Overall, Azerbaijan will likely feel that it can unleash a war unpunished as the Armenian army will see its deterrent eroded. The Collective Security Treaty Organization (CSTO) meant to guarantee the security of its members against various threats – foreign aggression being one of them – lacks the potential needed to implement the mandate. Recently, it was a spectacular failure of the CSTO that it failed to dispatch a police force to suppress mutiny and to stop ethnic cleansing in the south of Kyrgyzstan, an CSTO-member country. Yerevan obviously cannot count on CSTO and expect that the group's members would fulfill their obligations as allies and treaty signatories in case Armenia falls victim to aggression.
Washington and Brussels practically prompt a closer alliance between Russia and Armenia by pretending not to notice Azerbaijan's militant rhetoric. The stance adopted by the US and the EU is in part due to the fact that for the West the relations with Turkey far outweigh Armenia's grievances. In 1993, Turkey was allowed to seal off its border with Armenia, the result being that the latter was isolated from the EU. After the Karabakh war, a statement made by the OSCE chairman at the Lisbon summit (December 2-3, 1996) sent Yerevan into Moscow's orbit, and in August, 1997 Russia and Armenia finally penned the so-called grand treaty on friendship.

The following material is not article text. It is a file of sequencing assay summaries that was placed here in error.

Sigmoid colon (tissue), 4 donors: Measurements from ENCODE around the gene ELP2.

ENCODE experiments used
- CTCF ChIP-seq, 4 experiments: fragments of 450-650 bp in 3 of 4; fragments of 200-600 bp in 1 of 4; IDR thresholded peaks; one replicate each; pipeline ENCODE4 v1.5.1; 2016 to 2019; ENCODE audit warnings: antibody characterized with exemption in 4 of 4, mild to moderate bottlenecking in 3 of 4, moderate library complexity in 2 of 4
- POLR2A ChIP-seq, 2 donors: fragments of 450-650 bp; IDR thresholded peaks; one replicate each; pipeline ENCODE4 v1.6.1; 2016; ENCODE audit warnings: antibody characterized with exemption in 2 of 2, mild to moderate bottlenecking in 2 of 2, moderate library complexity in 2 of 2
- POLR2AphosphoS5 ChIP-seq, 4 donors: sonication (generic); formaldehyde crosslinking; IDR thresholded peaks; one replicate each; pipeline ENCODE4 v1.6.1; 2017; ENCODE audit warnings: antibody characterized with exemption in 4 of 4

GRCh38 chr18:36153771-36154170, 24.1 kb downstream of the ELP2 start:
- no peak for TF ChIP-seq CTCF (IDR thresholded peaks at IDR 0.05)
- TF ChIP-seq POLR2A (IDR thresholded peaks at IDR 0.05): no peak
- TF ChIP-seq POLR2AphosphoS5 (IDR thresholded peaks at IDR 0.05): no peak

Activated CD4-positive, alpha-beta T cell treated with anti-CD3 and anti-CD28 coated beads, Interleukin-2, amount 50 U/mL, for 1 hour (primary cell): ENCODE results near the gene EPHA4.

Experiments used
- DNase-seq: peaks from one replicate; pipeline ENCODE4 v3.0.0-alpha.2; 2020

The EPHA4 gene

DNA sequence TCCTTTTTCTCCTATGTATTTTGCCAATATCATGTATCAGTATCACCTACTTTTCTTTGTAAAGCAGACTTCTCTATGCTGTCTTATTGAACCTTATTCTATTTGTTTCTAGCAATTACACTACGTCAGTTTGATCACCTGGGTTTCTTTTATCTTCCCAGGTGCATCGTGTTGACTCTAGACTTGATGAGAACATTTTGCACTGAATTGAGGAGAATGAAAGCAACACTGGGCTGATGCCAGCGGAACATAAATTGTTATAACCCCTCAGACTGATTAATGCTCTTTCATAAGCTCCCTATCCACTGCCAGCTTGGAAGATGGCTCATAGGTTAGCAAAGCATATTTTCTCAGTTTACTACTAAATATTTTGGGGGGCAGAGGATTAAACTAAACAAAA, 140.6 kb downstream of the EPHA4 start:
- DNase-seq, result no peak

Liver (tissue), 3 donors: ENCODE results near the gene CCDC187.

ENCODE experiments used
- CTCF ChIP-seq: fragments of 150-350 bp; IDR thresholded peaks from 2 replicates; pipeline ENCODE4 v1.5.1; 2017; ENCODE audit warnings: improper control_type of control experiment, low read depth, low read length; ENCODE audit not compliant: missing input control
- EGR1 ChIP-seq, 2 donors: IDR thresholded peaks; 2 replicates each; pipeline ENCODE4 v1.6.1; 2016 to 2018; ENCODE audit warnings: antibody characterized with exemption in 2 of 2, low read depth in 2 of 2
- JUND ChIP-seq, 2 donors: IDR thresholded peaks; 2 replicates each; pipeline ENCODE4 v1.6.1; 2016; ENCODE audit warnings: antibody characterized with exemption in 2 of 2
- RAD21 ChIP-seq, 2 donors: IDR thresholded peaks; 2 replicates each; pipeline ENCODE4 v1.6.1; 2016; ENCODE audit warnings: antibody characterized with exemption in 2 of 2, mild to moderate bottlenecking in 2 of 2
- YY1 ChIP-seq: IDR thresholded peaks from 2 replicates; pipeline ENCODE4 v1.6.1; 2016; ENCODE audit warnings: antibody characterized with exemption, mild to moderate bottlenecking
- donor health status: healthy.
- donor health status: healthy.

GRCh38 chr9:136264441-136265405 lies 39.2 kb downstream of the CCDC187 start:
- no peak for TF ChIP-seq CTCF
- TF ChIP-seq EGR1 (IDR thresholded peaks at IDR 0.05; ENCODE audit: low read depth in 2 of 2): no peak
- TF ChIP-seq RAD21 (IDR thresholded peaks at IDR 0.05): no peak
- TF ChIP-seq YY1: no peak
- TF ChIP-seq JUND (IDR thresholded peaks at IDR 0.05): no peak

The very logic of the current developments suggests a new format of the Russian-Armenian partnership. Only Armenia's decisive steps towards an alliance with Russia can make Washington and Brussels review their policies and realize what opportunities they have blown. Therefore, from the standpoint of public politics the visit of Russian President D. Medvedev to Yerevan will fill in the gap left since US Secretary of State H. Clinton's July tour. Medvedev will bring to Yerevan an offer to sign a protocol on the twofold extension of the term of lease for Russia's Gyurmi military base, and Yerevan is convinced that the agreement would contribute to the regional stability.
There is a minor legal problem however. According to the treaty between Russia and Armenia (and the CSTO charter) the sides will de facto protect each other in the case of an aggression. The new protocol that awaits signing at the moment says Russia will “protect Armenia's security”. Armenia did not annex the territory of Karabakh – it only extended security guarantees to the province – and legally the term “Armenia's security” seems to apply exclusively to the territory of Armenia proper. The problem is that neither the March, 2008 incident nor Azerbaijan's sabotage offensive against Karabakh last May were explicitly condemned by Armenia as infringements upon its own security. Russia will have no legal right to intervene in Karabakh unless Yerevan states officially that Azerbaijan's offensive against Karabakh would be treated as a threat to Armenia's security.
No doubt, on August 19-21 Russian President D. Medvedev's visit to Yerevan will dot the i's. It is noteworthy that Turkish President A. Gul visited Baku on August 16-17. In all likelihood, prospects for peace in the Caucasus in the nearest future depend on the guarantees which have been extended in Baku and will be extended in Yerevan.